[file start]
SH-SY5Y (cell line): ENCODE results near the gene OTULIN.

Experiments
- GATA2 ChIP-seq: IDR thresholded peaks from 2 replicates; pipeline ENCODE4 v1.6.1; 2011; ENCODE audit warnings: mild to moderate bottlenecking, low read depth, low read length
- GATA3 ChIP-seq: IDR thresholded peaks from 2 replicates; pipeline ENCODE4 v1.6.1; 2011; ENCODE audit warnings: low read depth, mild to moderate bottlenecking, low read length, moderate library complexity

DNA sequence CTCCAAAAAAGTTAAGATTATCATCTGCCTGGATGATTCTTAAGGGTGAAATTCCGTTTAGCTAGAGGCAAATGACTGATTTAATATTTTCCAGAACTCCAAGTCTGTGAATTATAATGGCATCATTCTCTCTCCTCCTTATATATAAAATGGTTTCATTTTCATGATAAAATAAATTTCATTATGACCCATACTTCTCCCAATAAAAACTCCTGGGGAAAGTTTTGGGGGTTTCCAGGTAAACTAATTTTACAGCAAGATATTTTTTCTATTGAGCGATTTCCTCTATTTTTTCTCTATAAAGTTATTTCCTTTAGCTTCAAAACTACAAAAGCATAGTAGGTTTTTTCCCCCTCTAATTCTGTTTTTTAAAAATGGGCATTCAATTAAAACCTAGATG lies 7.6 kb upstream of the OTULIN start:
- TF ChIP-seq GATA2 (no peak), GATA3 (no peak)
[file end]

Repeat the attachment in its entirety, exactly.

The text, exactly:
SH-SY5Y (cell line): ENCODE results near the gene OTULIN.

Experiments
- GATA2 ChIP-seq: IDR thresholded peaks from 2 replicates; pipeline ENCODE4 v1.6.1; 2011; ENCODE audit warnings: mild to moderate bottlenecking, low read depth, low read length
- GATA3 ChIP-seq: IDR thresholded peaks from 2 replicates; pipeline ENCODE4 v1.6.1; 2011; ENCODE audit warnings: low read depth, mild to moderate bottlenecking, low read length, moderate library complexity

DNA sequence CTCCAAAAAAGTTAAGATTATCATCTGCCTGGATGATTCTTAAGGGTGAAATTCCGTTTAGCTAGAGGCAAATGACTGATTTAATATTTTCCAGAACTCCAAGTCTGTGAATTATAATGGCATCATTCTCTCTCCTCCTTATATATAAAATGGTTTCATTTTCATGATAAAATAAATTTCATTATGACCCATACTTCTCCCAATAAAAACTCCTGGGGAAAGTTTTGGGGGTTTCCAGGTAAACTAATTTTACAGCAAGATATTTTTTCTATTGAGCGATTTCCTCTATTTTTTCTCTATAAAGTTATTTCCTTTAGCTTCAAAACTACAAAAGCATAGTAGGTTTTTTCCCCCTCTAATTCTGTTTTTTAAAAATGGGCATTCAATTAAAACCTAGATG lies 7.6 kb upstream of the OTULIN start:
- TF ChIP-seq GATA2 (no peak), GATA3 (no peak)